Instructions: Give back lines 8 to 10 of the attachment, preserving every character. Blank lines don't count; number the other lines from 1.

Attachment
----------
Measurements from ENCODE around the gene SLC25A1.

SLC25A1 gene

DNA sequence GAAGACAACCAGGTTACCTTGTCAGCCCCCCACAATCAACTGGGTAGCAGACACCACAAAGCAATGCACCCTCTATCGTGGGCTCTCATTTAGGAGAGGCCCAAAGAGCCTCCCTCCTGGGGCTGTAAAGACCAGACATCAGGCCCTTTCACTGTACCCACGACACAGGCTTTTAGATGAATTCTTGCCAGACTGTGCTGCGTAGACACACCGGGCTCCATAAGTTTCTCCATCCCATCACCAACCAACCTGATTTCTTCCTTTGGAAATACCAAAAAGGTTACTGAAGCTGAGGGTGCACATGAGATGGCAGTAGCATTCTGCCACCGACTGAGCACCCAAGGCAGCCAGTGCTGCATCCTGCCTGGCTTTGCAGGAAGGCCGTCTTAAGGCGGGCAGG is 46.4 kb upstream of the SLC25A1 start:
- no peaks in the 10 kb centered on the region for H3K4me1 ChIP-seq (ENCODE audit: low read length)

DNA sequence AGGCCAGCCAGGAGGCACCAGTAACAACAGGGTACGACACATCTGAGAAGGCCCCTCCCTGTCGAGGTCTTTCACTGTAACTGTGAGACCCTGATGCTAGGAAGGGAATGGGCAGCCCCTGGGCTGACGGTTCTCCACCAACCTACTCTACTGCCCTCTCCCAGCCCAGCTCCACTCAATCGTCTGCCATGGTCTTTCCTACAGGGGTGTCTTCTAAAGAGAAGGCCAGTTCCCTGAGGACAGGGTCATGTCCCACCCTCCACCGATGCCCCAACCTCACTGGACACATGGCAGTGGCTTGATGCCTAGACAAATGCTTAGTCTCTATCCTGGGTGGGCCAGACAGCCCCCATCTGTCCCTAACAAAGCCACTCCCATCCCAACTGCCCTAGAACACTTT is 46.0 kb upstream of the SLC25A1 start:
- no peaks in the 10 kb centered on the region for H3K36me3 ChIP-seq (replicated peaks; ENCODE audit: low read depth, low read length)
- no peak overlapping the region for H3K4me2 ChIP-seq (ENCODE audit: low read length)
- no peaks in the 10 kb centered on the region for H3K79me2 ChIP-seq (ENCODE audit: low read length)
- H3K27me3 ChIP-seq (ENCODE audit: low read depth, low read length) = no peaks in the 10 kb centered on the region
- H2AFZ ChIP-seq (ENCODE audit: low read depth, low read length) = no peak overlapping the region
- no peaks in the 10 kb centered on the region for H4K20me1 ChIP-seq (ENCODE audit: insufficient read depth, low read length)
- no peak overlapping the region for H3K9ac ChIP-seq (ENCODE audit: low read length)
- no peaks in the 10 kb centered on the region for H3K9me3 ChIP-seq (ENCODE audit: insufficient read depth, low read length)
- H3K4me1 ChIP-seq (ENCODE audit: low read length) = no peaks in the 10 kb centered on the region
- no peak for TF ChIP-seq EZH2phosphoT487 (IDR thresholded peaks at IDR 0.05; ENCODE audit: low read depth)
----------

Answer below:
- no peaks in the 10 kb centered on the region for H3K79me2 ChIP-seq (ENCODE audit: low read length)
- H3K27me3 ChIP-seq (ENCODE audit: low read depth, low read length) = no peaks in the 10 kb centered on the region
- H2AFZ ChIP-seq (ENCODE audit: low read depth, low read length) = no peak overlapping the region